Flying first on Ariane 6


Flying first on Ariane 6
Europe’s Ariane 6 launcher covers a broad range of commercial and institutional applications while dramatically decreasing the cost of launches compared to Ariane 5. Credit: ArianeGroup, European Space Agency

With Europe’s new Ariane 6 rocket now at its spaceport in French Guiana, the passengers it will launch to space are getting ready to be added to the top of the tall new rocket. Ariane 6 will launch several satellites, deployers and experiments from space agencies, companies, research institutes, universities and young professionals on its first flight.

“Ariane 6 is designed to be versatile, offering space actors bespoke launch options all while keeping costs down,” says Michel Bonnet, head of Ariane 6 missions and system engineering and ESA’s lead for the Ariane 6 inaugural flight. “The varied missions launching on the first flight, from nine countries and dozens of organizations, are a perfect demonstration of the team spirit behind this rocket and the design ethos that underpins it.”

From established players like NASA to students designing their first ever satellite, these missions will measure , track wildlife, test self-healing , confirm the theory of black body radiation and more. There’s a smart-farming satellite, a radio beacon demonstrator, experiments that will remain attached to the rocket’s payload “adaptor” and even capsules destined to reenter Earth’s atmosphere to test new materials—Ariane 6’s first flight will be packed with technology as its first payloads are sent on their way into space.

This plethora of missions is being supplied by three types of organizations: commercial companies, space agencies and universities. Together they have been building hardware to test and prove their technology works in space; satellites to measure weather on Earth or in the solar system; study the sun and perform other science experiments.







Animation of the first launch of the Ariane 6 rocket with two boosters. Ariane 6 is an all-new design, created to succeed Ariane 5 as Europe’s heavy-lift launch system. Credit: ESA—European Space Agency

Ready, set, deploy

Four deployers, including the multi-CubeSat deployers RAMI and EXOpod, will release satellites away from the Ariane 6 upper stage.

The two reentry capsules and nine satellites that are set to fly free are placed at the top of the rocket in order of their release, perfectly timed to be set on their way after leaving their Ariane 6 nest, 600 km above Earth.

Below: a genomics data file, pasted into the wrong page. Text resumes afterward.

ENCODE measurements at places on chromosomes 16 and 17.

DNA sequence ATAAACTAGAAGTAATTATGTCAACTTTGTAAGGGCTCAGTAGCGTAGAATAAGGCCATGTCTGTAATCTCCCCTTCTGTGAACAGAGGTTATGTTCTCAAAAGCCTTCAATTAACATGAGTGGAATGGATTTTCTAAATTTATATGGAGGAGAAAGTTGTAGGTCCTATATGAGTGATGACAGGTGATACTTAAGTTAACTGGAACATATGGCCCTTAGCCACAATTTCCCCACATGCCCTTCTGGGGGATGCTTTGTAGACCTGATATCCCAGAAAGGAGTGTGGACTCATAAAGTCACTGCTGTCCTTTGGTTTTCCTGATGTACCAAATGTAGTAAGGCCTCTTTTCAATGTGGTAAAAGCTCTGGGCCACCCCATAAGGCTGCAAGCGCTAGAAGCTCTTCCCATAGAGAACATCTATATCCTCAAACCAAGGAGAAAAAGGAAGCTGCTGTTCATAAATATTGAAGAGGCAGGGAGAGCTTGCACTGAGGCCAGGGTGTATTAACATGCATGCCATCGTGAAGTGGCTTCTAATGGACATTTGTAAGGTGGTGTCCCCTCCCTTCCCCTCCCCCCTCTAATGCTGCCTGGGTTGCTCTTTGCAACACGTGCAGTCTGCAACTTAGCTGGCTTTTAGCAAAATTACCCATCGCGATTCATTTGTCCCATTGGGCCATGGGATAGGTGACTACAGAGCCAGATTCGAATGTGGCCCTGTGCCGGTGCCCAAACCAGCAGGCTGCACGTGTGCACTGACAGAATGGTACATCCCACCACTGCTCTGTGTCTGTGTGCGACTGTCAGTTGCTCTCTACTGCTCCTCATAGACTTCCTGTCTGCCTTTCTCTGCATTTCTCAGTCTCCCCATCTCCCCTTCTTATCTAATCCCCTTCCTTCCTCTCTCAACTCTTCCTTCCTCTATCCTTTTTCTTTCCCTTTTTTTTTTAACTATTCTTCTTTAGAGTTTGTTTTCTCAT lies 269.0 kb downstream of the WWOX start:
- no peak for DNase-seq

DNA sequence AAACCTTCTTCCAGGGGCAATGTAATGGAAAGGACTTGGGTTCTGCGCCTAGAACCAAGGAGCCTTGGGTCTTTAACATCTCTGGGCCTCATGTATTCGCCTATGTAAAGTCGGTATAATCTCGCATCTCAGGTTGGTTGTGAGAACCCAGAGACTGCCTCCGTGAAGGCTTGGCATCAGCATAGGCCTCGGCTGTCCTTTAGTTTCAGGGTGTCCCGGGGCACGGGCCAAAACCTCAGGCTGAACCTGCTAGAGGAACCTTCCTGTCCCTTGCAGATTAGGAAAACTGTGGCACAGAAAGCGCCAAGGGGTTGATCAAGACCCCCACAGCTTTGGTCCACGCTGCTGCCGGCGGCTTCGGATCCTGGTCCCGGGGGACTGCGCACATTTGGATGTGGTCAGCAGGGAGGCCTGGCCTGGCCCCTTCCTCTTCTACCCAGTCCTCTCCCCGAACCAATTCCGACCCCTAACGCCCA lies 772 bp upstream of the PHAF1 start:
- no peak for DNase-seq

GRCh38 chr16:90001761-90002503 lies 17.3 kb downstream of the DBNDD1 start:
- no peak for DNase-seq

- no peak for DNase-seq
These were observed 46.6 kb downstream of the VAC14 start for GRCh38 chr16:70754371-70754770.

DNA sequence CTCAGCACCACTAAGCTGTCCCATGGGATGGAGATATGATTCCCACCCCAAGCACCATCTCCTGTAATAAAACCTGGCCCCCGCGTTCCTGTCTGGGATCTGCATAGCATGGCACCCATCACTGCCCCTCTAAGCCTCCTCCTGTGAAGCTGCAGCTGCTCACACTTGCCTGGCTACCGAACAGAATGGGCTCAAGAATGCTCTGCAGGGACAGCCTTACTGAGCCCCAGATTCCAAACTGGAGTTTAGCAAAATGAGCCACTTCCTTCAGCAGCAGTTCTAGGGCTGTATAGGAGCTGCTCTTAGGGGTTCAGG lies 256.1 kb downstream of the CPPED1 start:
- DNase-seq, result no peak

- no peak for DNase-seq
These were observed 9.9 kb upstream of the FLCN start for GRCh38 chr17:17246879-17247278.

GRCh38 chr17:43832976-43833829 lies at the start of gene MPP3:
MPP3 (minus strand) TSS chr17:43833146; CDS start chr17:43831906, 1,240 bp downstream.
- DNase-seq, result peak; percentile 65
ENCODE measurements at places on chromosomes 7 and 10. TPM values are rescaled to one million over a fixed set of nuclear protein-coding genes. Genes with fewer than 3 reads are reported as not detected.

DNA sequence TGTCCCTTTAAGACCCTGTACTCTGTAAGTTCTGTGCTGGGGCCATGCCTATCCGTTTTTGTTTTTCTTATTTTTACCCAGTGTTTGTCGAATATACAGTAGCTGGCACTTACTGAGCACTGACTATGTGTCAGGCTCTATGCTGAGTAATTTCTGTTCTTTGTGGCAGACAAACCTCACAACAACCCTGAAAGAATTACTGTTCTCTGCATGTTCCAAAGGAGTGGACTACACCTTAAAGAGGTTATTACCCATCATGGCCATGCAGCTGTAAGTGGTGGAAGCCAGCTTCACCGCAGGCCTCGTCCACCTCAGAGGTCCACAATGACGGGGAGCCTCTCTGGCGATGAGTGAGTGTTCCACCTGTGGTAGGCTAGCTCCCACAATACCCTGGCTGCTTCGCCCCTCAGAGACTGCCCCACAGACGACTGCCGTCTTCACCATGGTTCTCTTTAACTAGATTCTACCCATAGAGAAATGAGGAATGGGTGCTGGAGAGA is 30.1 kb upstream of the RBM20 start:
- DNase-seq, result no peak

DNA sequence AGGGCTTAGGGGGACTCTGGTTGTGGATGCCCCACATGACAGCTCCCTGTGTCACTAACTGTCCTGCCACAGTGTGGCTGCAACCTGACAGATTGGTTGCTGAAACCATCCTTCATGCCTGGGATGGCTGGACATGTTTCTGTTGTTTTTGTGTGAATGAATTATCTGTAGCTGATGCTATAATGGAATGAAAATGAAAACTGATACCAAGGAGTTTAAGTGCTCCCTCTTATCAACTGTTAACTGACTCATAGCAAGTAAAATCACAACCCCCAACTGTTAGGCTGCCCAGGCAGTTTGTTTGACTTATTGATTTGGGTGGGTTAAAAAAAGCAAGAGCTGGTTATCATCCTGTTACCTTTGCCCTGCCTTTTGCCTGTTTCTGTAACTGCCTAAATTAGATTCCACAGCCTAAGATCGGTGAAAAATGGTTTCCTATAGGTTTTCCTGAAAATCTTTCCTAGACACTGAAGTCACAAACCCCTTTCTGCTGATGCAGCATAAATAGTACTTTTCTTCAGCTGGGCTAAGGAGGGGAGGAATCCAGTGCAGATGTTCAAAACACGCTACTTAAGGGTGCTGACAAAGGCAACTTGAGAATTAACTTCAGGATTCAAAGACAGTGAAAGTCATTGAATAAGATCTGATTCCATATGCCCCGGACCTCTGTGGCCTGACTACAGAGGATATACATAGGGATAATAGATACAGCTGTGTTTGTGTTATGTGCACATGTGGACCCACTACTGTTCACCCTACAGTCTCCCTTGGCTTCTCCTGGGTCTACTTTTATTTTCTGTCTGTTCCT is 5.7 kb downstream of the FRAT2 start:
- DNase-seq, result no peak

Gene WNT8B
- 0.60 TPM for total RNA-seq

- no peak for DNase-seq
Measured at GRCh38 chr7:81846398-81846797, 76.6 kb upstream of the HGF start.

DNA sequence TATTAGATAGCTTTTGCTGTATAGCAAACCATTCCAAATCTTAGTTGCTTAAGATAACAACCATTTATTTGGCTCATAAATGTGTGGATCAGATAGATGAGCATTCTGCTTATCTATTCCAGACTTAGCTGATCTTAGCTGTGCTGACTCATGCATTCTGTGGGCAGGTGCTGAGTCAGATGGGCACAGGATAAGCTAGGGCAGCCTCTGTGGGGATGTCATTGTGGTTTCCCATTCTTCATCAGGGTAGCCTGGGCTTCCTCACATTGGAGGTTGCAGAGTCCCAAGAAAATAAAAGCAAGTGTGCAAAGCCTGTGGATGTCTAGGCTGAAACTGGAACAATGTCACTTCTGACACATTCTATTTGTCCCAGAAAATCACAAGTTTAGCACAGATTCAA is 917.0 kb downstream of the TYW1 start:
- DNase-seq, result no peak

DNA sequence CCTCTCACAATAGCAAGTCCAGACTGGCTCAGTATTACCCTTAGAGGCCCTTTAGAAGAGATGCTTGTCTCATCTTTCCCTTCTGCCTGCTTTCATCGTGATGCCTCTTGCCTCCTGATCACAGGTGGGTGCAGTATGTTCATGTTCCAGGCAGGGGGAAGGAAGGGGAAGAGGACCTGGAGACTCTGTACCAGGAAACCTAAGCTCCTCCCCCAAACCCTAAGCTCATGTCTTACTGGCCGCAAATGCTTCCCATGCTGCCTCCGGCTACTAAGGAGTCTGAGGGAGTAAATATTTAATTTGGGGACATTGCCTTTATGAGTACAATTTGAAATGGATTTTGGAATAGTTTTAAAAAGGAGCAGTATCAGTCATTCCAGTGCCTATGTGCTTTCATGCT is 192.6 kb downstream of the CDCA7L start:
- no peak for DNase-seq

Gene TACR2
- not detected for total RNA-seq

Cubesat deployers are like mini launchers in their own right, orchestrating a series of spring-loaded ejections to shoot one or multiple miniature satellites from the Ariane launcher at the right time, speed and in the right direction to set them on their way. As the CubeSats don’t have their own propulsion, they will stay in the same orbit Ariane 6 releases them into.

Many missions

Not all the missions will fly free. One mission, YPSat, will stay attached to the of the Ariane 6 to record the whole mission from launch to end. Four other experiments will remain fixed, performing their work for the duration of the rocket’s flight and returning altogether in unison, like skydivers holding tight for their Earth descent.

“The first flight of a new rocket is always an astounding moment as there are hundreds of thousands of details that have to work in perfect harmony—for the first time together in full,” says Loïc Bourillet, head of ESA’s Collective Launch Service Procurement.

“Rather than only launching an inert dummy payload as a stand in for larger satellites, we have a large platform that also offers a unique opportunity to accommodate smaller, data gathering payloads. I am incredibly pleased with the scale of space hardware that has been designed and built. It’s a testament to the inventive minds of our generation.”

Flying first on Ariane 6
The YPSat flight model during vibration testing at ESA’s Mechanical Systems Lab in October 2022, with YPSat team leader and Young Graduate Trainee Julien Krompholtz. Credit: European Space Agency

All eyes on Ariane 6

ESA’s young professional satellite, YPsat, will take pictures and video of the Ariane 6 rocket itself once it flies free. Tatjana Mandil, a communications officer for YPsat when she is not working as a trainee engineer on lunar Gateway modules, says “A launcher’s first flight is always much anticipated and attracts lots of attention. It is going to be wild to know our team’s is at the top of ESA’s new rocket, and we hope to add to the spectacle when we can share the video of the satellites releasing into Earth orbit.”

Each passenger will be highlighted in an individual article over the next few months.

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Flying first on Ariane 6 (2024, March 15)
retrieved 15 March 2024
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